Good luck with that. I would grind the thread cutting tool to the width spec and plunge it into the stock the required distance. Measure the major and minor diameters and when they are right, call it done. Be sure to include that extra clearance you subtract from the minor diameter.



    Quote Originally Posted by Cole2534 View Post
    CAD and thread wires should get you a reasonable check.

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    Hi everyone. Id like to thank everybody for their help and input on my question. Here are some pictures of the finished part.
    20170213_131836.jpg20170213_131920.jpg20170213_131953.jpg20170213_132012.jpg20170213_131718.jpg the finished part and the cutter we ground.

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    Hi All,
    I have a similar problem. I have never seen a thread like this (original shown.) The top angle measures 10 degrees. The male thread is slotted and the female thread is tapered to tighten down on a threaded shaft. The 10 deg-14 male thread is .625". The female thread has a taper and has a .002" tolerance to grab the 1/2-28 threaded shaft and bottom out the nut. I don't have a picture of the nut but will try to get one.

    WAZP

    img_20200123_120836698.jpg

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    Yeah me neither, I'm not even sure I see exactly how this works let alone know what What is it? Stupid question but you see nothing in the MH?

    A female nut screws on making it collapse on a shaft? Kinda looks like a hose barb a little. I can't tell by the picture but the original looks to be machined and not cast? Knowing what it is might help folks help you figure out the thread.

    Brent

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    What you have is different from what the OP posted about in this thread. It looks like the 10deg on your thread is 10deg off parallel to center line. His is 10deg perpendicular to the center line...J/S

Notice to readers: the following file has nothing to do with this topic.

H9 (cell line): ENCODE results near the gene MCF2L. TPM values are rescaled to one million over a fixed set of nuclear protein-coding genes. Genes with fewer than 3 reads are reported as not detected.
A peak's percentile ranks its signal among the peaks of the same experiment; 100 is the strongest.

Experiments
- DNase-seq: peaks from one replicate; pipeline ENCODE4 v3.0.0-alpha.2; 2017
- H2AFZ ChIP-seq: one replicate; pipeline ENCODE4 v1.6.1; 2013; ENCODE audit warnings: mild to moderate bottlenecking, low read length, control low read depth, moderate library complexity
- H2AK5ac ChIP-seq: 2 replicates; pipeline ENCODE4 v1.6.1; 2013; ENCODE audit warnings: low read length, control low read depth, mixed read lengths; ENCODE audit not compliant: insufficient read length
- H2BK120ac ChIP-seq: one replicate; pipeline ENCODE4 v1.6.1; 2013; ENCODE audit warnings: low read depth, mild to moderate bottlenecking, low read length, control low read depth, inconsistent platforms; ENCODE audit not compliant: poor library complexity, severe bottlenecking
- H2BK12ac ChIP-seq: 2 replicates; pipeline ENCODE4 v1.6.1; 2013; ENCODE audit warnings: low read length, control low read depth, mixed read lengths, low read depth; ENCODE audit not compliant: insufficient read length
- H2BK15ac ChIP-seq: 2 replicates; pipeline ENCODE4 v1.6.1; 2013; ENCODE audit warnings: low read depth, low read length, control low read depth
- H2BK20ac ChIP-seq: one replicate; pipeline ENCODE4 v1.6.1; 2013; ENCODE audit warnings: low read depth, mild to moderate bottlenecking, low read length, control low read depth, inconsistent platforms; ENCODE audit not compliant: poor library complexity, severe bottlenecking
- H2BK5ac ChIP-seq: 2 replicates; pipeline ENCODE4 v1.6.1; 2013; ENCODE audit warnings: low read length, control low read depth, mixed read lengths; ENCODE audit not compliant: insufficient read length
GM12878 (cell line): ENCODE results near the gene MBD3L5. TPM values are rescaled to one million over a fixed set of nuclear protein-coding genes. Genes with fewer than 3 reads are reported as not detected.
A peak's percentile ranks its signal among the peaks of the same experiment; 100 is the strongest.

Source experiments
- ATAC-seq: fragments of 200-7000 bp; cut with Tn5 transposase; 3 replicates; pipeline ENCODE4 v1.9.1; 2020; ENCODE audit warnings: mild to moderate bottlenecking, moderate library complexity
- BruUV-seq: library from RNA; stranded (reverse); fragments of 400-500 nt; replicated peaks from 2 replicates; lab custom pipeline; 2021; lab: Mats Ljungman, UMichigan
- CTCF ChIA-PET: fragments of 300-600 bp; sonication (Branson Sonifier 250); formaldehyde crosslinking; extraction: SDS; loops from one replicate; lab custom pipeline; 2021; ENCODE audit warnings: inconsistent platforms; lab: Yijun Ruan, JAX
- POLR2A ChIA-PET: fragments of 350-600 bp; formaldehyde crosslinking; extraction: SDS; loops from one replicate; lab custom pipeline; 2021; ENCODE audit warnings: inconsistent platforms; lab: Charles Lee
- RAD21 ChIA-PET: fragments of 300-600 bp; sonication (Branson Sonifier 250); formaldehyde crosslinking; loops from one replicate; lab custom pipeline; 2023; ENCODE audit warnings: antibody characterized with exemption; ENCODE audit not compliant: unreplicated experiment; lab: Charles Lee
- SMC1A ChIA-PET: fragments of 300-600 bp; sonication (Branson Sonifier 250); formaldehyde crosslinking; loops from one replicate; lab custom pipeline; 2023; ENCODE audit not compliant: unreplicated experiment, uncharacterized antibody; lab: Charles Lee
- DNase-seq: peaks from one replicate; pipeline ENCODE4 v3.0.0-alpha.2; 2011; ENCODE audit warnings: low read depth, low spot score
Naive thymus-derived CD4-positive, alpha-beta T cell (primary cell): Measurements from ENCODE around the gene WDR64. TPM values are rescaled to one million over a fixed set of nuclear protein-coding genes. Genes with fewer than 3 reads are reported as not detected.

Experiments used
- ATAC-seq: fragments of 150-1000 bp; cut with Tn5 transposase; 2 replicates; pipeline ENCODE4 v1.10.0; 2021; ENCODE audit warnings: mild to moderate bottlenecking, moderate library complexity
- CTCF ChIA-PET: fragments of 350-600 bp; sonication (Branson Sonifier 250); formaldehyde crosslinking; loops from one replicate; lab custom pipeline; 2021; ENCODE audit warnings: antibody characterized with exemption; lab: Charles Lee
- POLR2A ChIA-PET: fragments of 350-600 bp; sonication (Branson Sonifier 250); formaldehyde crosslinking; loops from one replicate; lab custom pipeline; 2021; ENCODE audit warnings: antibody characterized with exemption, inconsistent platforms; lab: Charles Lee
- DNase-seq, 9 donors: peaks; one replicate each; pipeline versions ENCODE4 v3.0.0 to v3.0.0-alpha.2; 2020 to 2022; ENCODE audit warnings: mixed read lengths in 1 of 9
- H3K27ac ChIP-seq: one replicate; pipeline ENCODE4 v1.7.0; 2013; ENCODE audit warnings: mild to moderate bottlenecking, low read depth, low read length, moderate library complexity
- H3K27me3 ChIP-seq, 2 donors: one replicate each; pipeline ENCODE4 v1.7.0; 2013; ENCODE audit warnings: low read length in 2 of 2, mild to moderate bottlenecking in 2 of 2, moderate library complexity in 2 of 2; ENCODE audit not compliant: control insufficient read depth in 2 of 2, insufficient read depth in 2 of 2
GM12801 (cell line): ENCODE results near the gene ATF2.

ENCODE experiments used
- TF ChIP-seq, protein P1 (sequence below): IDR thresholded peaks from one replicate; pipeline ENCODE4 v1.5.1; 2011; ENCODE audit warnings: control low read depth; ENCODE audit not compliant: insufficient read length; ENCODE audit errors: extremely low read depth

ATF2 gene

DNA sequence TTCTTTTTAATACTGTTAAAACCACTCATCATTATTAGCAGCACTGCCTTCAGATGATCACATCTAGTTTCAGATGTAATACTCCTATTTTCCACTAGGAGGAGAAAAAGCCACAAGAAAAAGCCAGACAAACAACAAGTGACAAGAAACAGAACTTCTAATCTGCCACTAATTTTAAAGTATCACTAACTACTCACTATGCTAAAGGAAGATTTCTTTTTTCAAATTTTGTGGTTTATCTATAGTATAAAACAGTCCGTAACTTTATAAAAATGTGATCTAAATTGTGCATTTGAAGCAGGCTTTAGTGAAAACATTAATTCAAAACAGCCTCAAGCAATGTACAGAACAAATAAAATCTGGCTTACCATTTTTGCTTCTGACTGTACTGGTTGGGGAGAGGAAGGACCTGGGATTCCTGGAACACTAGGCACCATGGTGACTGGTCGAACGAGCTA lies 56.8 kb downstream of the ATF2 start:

Brent

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    I have seen similar features on devices that require field assembly and disassembly with near absolute holding power with some amount of adjustment to position. Looks like you are doing good so far.

    today is 02022020 radar date

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    Quote Originally Posted by yardbird View Post
    . . .Kinda looks like a hose barb a little. . .
    'Cept the 'barbs' are backwards! I think tolerances would be pretty tight on that one since the apparent pulling force would be against the shallow slope of the thread flank.

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    Quote Originally Posted by muckalee View Post
    I have seen similar features on devices that require field assembly and disassembly with near absolute holding power with some amount of adjustment to position. Looks like you are doing good so far.

    today is 02022020 radar date
    "clockable"

    1/2-28 is an important detail for sure.

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    Quote Originally Posted by WAZP View Post
    Hi All,
    I have a similar problem. I have never seen a thread like this (original shown.) The top angle measures 10 degrees. The male thread is slotted and the female thread is tapered to tighten down on a threaded shaft. The 10 deg-14 male thread is .625". The female thread has a taper and has a .002" tolerance to grab the 1/2-28 threaded shaft and bottom out the nut. I don't have a picture of the nut but will try to get one.

    WAZP

    img_20200123_120836698.jpg
    It's a buttress thread. The MH book has plenty about buttress threads, at least mine did forty years ago. We made a lot of parts that were made of carbon (molten metal pumps). Many of them look similar to the parts by Antmob in post #12. Our engineers were doing a lot of experimenting with push type threads and pull type threads, some with 7 degree faces.

    JH

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    WAZP I wonder if your part is designed to grab and hold a part when a sleeve is threaded on it, if the sleeve was made with a slight taper.